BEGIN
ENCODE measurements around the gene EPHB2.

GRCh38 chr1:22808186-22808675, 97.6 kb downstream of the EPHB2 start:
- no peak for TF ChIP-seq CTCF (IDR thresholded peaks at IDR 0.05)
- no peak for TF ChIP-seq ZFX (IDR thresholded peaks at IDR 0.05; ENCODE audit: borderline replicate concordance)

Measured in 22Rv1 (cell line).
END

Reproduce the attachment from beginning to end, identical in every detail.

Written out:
ENCODE measurements around the gene EPHB2.

GRCh38 chr1:22808186-22808675, 97.6 kb downstream of the EPHB2 start:
- no peak for TF ChIP-seq CTCF (IDR thresholded peaks at IDR 0.05)
- no peak for TF ChIP-seq ZFX (IDR thresholded peaks at IDR 0.05; ENCODE audit: borderline replicate concordance)

Measured in 22Rv1 (cell line).